During installation, an iPod is associated with one host computer. Each time an iPod connects to its host computer, iTunes can synchronize entire music libraries or music playlists either automatically or manually. Song ratings can be set on an iPod and synchronized later to the iTunes library, and vice versa. A user can access, play, and add music on a second computer if an iPod is set to manual and not automatic sync, but anything added or edited will be reversed upon connecting and syncing with the main computer and its library. If a user wishes to automatically sync music with another computer, an iPod's library will be entirely wiped and replaced with the other computer's library.
iPods with color displays use anti-aliased graphics and text, with sliding animations. All iPods (except shuffle and touch) have five buttons and the later generations have the buttons integrated into the click wheel—an innovation that gives an uncluttered, minimalist interface. The buttons perform basic functions such as play, next track, etc. Other operations such as scrolling through menu items and controlling the volume are performed by using the click wheel in a rotational manner. The iPod Shuffle does not have a click wheel and instead has five buttons positioned differently from the larger models. The iPod Touch uses no buttons for any of these functions, instead relying on a multi-touch input style similar to that of the iPhone.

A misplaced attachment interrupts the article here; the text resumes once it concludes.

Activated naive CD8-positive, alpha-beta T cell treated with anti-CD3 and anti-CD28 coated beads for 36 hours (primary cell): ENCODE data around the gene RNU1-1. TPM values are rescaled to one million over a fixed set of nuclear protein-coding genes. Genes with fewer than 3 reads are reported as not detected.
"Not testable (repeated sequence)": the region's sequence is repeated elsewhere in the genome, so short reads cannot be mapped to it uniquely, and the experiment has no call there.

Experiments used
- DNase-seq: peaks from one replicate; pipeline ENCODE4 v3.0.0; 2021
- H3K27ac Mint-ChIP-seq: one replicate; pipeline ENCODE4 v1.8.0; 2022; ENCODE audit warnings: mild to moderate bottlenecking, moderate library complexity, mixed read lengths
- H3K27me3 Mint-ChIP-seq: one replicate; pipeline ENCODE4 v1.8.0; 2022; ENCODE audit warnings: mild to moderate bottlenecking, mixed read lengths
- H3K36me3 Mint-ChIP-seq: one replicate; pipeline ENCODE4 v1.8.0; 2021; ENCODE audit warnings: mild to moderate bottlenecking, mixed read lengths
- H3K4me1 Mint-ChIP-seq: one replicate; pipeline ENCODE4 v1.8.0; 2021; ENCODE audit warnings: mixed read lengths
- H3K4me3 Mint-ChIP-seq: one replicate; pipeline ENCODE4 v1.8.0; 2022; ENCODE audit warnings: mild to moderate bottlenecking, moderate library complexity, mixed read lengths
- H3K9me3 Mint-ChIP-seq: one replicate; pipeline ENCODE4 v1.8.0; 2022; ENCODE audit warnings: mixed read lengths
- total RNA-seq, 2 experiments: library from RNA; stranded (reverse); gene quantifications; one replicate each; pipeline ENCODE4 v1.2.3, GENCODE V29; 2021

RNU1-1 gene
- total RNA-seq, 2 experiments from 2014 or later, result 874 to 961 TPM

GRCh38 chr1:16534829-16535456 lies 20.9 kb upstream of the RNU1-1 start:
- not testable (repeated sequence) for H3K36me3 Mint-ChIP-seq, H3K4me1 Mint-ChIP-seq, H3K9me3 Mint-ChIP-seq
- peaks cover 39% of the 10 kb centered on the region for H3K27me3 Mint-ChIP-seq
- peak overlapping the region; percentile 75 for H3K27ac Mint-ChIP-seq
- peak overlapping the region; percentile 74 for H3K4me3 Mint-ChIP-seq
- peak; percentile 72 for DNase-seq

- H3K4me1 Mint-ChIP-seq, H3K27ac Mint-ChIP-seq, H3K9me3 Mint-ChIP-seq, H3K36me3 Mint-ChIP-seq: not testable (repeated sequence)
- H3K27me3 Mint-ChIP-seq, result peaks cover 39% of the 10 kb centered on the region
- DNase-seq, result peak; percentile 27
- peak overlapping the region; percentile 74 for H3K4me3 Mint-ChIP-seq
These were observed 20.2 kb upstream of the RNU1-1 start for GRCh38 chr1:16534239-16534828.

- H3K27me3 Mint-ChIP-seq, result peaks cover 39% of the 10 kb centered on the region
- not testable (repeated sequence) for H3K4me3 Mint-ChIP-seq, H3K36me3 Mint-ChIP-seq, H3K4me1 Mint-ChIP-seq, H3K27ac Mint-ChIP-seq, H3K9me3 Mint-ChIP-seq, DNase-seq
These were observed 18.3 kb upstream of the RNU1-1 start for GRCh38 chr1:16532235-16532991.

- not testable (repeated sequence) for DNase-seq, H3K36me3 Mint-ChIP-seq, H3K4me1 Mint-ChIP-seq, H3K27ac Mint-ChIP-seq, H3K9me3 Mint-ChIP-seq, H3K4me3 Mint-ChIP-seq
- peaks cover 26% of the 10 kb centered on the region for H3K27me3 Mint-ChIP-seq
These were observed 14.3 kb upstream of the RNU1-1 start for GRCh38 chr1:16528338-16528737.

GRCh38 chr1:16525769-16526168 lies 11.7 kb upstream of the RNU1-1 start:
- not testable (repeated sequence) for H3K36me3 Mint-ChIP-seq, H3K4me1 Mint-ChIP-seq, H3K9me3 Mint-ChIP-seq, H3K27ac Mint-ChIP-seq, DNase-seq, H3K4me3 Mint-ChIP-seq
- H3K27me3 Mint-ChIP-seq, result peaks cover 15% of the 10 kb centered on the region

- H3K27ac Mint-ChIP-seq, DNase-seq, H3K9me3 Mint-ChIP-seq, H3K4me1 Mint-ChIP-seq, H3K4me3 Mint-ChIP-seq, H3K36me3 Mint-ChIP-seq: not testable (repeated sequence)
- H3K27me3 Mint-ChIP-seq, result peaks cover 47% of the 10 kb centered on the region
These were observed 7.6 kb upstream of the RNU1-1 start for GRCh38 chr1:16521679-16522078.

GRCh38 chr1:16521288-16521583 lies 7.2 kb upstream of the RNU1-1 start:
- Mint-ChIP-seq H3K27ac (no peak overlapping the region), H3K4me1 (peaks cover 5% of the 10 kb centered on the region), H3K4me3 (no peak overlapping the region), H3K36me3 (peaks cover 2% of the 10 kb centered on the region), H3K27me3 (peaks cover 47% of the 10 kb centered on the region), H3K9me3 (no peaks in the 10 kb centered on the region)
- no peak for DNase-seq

The iTunes Store is an online media store run by Apple and accessed via iTunes. It was introduced on 29 April 2003 and it sells individual songs, with typical prices being US $0.99, AU $1.69 (inc. GST), NZ $1.79 (inc. GST), €0.99 (inc. VAT), or £0.79 (inc. VAT) per song. Since no other portable player supports the DRM used, only iPods can play protected content from the iTunes Store. The store became the market leader soon after its launch and Apple announced the sale of videos through the store on 12 October 2005. Full-length movies became available on 12 September 2006.
Purchased audio files use the AAC format with added encryption. The encryption is based on the FairPlay DRM system. Up to five authorized computers and an unlimited number of iPods can play the files. Burning the files onto an audio CD, then re-compressing can create music files without the DRM, although this results in reduced quality. The DRM can also be removed using third-party software. However, in a deal with Apple, EMI began selling DRM-free, higher-quality songs on the iTunes Stores, in a category called "iTunes Plus." While individual songs were made available at a cost of US$1.29, 30¢ more than the cost of a regular DRM song, entire albums were available for the same price, US$9.99, as DRM encoded albums. On 17 October 2007, Apple lowered the cost of individual iTunes Plus songs to US$0.99 per song, the same as DRM encoded tracks.
iPods cannot play music files from competing music stores that use rival-DRM technologies like Microsoft's protected WMA or RealNetworks' Helix DRM. Example stores include Napster and MSN Music. RealNetworks claims that Apple is creating problems for itself by using FairPlay to lock users into using the iTunes Store. Steve Jobs has stated that Apple makes little profit from song sales, although Apple uses the store to promote iPod sales. However, iPods can also play music files from online stores that do not use DRM, such as eMusic or Amie Street.